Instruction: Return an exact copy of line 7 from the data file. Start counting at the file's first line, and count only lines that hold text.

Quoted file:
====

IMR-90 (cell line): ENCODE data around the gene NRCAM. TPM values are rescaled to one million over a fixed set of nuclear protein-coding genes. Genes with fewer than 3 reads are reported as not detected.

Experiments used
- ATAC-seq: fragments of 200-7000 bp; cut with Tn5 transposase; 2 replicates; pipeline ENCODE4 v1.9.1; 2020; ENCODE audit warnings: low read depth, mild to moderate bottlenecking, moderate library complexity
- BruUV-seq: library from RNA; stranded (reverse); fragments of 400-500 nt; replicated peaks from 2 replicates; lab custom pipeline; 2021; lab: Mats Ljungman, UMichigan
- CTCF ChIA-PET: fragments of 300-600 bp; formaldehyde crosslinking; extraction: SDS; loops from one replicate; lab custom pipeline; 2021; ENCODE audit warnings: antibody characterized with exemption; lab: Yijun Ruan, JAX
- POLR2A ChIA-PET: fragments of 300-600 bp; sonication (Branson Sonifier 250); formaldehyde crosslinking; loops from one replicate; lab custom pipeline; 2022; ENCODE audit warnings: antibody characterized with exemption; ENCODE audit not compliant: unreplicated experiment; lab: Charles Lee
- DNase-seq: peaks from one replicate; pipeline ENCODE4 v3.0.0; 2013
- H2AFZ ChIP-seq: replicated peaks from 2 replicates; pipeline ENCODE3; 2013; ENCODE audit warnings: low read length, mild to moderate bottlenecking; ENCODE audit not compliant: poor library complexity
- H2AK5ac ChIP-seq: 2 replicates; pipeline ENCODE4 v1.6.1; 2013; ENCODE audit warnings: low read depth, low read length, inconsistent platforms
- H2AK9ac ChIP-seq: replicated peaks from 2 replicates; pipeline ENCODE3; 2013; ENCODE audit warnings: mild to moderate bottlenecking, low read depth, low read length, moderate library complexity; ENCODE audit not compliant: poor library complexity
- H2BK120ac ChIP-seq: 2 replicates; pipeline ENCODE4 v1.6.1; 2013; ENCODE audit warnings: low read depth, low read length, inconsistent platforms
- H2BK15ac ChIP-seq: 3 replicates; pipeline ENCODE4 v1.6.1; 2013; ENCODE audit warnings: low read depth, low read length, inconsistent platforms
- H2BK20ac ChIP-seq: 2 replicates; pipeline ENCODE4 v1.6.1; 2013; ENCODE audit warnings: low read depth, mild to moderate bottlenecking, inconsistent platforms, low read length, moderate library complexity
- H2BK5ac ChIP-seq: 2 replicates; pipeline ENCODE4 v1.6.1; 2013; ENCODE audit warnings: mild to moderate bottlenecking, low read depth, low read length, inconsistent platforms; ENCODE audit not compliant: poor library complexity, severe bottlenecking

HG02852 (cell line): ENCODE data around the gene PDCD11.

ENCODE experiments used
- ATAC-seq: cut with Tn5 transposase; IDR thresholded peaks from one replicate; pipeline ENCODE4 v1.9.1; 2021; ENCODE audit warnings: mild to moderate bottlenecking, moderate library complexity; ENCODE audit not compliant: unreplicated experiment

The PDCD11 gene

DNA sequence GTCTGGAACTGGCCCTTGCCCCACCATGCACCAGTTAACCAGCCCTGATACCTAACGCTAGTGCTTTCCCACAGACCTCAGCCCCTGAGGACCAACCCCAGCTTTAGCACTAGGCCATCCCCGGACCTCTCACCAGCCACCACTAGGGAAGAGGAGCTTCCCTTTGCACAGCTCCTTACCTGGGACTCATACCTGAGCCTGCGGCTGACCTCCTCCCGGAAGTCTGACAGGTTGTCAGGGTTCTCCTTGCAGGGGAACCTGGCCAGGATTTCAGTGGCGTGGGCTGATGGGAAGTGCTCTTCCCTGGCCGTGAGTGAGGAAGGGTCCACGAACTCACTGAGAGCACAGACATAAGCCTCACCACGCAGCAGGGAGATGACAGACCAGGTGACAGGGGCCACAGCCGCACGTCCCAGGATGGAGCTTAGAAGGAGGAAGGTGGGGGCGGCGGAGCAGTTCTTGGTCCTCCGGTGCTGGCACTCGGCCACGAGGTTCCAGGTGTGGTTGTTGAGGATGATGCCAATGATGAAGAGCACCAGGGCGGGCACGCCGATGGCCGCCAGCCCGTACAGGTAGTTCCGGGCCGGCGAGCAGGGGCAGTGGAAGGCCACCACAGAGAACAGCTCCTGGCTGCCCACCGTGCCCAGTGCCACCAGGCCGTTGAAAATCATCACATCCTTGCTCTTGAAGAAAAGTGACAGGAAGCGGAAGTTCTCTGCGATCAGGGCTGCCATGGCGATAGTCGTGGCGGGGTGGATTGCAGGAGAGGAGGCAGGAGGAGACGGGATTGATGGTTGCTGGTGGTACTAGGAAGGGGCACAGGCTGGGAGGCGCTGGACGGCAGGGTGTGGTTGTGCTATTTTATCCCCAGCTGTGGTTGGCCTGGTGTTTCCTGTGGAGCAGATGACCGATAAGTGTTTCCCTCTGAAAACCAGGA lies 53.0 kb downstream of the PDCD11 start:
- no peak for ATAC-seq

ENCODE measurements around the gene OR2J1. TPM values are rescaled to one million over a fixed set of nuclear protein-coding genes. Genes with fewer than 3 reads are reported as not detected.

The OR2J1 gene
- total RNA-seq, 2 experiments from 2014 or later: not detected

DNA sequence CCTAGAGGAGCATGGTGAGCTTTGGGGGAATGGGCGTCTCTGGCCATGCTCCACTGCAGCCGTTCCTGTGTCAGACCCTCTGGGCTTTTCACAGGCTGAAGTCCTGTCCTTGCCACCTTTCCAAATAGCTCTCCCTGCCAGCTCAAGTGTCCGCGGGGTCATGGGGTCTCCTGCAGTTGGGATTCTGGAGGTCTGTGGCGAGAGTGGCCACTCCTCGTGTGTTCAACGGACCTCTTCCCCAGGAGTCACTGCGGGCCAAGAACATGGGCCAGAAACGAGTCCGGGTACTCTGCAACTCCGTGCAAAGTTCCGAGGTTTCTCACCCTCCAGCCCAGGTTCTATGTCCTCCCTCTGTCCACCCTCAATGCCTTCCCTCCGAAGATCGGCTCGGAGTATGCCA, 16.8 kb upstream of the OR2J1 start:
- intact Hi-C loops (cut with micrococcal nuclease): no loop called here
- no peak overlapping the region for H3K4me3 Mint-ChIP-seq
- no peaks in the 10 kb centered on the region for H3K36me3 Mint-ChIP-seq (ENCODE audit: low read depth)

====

- DNase-seq: peaks from one replicate; pipeline ENCODE4 v3.0.0; 2013